The resurgence of pro-China opposition party, Kuomintang, which took a majority in Saturday's legislative elections, boosts its chances for the presidential vote in March.
The resurgence of Taiwan's opposition party, the Kuomintang (KMT), which picked up a majority in Saturday's parliamentary vote, could usher in a significant thaw in cross-Taiwan Strait relations with China, especially if it goes on to win the presidency in March.
A more powerful KMT is widely expected to forge closer economic ties and restart political talks with Beijing, unlike the ruling pro-independence Democratic Progressive Party (DPP). "The future of cross-strait policy will be more conservative and moderate with this legislature," said Taipei-based political analyst Hsu Yung-ming.
On Saturday, the DPP was sharply cut down to size, picking up only 27 seats in a 113-seat legislature, compared with KMT's 81.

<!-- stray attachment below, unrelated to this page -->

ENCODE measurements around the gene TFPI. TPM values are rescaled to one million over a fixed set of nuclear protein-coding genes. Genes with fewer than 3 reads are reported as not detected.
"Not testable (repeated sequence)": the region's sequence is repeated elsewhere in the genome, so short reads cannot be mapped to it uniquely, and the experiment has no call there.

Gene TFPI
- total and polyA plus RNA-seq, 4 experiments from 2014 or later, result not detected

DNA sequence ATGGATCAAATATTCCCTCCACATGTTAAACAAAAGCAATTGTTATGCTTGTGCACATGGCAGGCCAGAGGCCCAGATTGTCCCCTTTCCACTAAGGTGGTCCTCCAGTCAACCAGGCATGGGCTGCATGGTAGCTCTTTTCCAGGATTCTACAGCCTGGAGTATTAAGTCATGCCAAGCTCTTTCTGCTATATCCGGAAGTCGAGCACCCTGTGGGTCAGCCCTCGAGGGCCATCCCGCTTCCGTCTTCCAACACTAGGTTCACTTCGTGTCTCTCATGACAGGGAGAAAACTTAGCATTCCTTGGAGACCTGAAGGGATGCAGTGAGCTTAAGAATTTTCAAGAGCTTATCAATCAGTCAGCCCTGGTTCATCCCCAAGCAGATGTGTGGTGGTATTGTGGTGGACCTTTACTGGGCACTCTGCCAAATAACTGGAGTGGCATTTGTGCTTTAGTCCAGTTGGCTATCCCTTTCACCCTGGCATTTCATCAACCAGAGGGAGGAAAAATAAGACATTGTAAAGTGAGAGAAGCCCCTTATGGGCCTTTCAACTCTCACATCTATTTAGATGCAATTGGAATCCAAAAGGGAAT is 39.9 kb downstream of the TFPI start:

The KMT's win, which may boost its chances in the key presidential vote two months away, means that it now has a strong enough majority to recall the president and block any moves to formalize Taiwan's de facto independence through constitutional change.
If it wins the presidency on March 22 – by no means a sure thing – the KMT would end eight years of DPP rule.
China considers self-governing Taiwan part of its territory awaiting reunification, but the potential thaw shouldn't be overstated. The KMT will be constrained from getting too cozy with Beijing by the fact that most Taiwanese want to keep the political status quo, under which Taiwan is an independent, democratic country. Unification would simply be a nonstarter.